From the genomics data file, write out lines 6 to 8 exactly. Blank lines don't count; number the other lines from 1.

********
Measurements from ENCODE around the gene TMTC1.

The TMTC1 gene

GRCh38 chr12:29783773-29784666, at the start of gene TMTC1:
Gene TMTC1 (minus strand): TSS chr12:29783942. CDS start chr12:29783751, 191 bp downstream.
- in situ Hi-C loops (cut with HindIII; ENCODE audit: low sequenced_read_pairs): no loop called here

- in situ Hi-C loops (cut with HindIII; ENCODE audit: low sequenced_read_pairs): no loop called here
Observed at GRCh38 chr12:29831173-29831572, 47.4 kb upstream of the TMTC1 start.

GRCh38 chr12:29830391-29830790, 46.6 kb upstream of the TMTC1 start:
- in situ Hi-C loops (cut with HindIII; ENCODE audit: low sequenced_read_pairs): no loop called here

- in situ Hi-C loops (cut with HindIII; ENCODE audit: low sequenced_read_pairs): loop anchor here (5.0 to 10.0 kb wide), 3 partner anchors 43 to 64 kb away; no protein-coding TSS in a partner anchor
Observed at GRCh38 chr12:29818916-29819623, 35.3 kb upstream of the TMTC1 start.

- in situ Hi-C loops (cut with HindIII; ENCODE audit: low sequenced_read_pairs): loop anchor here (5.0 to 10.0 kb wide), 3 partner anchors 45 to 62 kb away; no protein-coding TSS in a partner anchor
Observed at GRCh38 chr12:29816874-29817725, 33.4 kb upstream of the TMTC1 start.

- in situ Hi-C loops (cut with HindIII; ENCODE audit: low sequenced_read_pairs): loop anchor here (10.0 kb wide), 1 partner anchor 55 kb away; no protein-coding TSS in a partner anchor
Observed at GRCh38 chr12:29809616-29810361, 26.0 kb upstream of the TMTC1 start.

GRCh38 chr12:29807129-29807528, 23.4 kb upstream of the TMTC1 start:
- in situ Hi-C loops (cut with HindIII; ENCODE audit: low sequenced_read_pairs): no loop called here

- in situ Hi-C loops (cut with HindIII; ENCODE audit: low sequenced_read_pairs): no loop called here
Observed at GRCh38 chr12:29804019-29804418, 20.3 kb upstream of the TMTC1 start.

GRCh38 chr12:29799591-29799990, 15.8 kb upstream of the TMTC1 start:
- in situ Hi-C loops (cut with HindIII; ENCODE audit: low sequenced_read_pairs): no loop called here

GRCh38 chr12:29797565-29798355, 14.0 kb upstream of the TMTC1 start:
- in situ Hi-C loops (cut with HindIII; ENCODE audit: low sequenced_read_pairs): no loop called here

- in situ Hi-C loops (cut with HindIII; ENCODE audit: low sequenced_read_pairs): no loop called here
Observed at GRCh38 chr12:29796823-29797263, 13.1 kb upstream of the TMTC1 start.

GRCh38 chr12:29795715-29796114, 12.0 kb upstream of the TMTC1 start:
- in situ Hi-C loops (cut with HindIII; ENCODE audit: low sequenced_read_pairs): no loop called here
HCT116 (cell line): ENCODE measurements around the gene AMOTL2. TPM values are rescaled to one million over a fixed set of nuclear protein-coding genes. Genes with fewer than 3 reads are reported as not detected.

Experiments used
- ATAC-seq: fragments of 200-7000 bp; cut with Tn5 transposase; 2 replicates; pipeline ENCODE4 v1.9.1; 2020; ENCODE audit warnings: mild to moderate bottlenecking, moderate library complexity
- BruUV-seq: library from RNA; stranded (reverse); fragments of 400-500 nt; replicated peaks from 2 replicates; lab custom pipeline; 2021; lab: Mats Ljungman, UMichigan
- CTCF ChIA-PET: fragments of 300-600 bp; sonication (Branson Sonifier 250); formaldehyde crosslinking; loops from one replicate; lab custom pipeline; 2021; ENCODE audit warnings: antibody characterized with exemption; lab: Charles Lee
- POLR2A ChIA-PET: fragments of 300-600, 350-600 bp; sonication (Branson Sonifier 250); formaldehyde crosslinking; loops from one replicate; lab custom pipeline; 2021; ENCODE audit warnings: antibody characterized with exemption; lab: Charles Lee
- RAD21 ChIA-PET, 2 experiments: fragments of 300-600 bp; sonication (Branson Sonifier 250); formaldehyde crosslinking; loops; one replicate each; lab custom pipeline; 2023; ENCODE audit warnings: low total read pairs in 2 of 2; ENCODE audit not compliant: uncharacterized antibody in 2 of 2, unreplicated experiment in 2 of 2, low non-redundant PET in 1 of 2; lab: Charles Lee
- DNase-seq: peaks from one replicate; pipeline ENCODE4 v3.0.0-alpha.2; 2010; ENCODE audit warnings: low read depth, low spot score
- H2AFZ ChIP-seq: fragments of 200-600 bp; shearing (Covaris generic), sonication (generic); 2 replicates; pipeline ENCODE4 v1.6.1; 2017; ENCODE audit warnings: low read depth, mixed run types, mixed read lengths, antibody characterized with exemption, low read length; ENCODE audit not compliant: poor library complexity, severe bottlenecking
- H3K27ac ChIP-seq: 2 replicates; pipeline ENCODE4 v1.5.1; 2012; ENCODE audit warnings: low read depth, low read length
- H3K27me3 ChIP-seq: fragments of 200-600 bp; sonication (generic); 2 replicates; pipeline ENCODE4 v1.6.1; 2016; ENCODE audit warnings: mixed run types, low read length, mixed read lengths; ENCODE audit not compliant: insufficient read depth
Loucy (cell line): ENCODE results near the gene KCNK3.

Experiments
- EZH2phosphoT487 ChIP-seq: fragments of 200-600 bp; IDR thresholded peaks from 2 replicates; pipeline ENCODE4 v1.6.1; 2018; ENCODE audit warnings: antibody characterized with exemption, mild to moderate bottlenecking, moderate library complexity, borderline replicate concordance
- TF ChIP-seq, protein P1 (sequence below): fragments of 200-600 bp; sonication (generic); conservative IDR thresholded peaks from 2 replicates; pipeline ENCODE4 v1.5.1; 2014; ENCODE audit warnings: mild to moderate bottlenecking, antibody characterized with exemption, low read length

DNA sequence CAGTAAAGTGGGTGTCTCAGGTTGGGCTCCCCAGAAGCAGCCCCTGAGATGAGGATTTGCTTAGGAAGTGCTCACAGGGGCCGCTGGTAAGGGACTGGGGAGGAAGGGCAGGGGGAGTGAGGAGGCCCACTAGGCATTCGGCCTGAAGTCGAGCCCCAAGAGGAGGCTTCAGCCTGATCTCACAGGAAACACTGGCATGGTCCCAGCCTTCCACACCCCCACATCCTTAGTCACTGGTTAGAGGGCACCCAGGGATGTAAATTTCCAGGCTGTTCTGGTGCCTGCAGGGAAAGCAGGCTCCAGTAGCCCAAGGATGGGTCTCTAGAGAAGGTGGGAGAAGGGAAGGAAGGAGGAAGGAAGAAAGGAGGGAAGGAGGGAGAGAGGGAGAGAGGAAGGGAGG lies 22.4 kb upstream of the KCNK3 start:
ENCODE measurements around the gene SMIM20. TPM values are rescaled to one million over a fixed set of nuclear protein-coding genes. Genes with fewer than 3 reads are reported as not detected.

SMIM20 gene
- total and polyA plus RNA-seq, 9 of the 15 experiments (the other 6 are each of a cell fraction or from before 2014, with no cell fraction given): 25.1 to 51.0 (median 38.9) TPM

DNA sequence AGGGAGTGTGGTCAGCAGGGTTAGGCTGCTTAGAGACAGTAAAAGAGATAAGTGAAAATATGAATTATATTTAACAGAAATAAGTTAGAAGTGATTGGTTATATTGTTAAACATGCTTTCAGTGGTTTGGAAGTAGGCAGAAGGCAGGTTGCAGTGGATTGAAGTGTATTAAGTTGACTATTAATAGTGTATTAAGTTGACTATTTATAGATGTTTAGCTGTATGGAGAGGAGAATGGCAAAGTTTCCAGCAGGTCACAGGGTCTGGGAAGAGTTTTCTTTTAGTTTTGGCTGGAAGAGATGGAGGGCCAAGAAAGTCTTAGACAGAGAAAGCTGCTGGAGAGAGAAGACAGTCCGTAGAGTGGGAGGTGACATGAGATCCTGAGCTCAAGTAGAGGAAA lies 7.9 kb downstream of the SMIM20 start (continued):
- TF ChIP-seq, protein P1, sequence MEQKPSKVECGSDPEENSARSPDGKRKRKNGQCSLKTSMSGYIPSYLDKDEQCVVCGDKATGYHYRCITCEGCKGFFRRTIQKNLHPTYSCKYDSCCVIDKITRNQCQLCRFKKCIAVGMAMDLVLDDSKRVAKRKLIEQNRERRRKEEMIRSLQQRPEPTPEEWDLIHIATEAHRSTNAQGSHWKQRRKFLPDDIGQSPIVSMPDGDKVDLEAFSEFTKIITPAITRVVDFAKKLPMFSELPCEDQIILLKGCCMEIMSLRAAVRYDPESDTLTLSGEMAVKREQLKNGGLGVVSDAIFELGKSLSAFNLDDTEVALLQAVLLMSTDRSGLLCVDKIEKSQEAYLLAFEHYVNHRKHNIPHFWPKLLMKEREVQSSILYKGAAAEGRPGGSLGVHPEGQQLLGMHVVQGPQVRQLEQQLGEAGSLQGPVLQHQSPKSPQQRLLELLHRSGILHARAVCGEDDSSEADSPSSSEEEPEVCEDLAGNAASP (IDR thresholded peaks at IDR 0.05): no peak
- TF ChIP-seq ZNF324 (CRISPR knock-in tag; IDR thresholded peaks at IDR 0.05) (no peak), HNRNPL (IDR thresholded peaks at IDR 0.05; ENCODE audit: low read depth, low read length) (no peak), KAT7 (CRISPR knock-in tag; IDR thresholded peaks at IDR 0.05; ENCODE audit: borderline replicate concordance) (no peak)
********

- in situ Hi-C loops (cut with HindIII; ENCODE audit: low sequenced_read_pairs): no loop called here
Observed at GRCh38 chr12:29831173-29831572, 47.4 kb upstream of the TMTC1 start.

GRCh38 chr12:29830391-29830790, 46.6 kb upstream of the TMTC1 start: